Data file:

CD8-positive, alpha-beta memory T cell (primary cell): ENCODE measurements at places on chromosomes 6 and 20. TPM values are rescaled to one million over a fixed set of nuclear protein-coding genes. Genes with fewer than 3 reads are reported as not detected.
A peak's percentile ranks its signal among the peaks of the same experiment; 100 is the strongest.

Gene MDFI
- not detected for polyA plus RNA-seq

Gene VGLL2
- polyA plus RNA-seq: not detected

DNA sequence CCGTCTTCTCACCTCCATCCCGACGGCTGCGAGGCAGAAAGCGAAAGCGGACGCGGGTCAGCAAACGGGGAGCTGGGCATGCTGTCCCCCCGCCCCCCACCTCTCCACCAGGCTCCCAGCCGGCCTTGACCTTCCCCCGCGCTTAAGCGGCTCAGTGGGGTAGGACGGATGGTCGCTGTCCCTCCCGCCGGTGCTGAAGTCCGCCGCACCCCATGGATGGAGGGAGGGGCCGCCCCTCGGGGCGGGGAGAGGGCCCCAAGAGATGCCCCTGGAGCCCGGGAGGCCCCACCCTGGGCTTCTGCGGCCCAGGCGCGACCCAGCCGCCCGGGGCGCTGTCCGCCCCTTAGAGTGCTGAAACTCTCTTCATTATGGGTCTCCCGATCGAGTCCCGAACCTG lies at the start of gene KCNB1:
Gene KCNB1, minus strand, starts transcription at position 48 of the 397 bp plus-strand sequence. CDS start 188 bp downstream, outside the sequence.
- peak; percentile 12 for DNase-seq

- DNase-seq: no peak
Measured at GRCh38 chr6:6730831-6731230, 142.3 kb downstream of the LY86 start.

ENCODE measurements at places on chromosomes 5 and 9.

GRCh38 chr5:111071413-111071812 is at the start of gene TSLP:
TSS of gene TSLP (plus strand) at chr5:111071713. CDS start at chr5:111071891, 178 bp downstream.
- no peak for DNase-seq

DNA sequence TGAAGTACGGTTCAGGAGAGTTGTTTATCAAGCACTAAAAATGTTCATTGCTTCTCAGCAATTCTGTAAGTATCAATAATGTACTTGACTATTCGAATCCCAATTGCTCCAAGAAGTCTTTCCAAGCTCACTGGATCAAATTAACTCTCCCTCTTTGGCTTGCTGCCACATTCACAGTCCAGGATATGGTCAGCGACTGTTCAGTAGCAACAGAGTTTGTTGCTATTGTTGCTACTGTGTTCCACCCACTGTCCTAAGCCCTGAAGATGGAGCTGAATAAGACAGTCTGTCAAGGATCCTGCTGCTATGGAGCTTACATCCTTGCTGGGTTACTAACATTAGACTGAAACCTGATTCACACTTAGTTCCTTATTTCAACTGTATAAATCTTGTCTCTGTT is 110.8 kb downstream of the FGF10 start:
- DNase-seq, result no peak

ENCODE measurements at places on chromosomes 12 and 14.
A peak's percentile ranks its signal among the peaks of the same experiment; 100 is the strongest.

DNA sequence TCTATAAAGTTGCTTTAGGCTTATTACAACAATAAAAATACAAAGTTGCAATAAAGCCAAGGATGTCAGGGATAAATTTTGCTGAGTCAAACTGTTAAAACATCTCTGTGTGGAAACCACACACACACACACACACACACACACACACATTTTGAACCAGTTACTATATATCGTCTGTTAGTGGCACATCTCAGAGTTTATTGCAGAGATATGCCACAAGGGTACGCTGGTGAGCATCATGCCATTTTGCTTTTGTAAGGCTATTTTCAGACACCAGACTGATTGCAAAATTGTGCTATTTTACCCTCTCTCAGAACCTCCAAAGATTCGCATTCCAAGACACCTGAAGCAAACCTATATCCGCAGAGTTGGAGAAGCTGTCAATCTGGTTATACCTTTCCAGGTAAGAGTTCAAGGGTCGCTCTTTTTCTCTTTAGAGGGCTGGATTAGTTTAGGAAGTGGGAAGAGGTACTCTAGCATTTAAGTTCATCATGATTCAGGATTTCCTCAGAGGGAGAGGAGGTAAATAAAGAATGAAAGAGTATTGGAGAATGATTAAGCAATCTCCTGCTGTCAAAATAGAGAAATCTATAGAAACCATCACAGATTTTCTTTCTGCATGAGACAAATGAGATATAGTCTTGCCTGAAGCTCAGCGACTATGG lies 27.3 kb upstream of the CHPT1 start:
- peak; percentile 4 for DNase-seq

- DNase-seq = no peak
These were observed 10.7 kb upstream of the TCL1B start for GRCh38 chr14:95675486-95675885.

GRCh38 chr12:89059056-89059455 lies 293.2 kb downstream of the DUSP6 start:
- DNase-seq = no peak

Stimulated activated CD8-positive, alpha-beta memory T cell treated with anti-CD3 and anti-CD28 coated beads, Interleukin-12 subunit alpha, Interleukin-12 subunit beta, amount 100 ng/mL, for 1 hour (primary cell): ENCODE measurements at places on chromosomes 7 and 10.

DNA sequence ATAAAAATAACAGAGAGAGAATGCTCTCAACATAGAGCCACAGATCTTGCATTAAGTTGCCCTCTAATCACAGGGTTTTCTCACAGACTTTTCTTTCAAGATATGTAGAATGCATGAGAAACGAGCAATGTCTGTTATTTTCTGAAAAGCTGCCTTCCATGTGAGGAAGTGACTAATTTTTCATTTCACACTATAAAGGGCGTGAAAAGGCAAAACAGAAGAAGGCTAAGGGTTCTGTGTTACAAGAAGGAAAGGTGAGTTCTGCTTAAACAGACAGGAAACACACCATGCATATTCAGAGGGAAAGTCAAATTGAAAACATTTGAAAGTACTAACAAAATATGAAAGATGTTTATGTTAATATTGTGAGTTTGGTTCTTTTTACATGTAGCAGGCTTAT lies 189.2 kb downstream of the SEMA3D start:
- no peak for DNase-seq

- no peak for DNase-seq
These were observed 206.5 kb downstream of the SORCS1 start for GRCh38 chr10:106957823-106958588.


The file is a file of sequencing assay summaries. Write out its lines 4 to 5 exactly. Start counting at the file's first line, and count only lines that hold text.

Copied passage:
- not detected for polyA plus RNA-seq

Gene VGLL2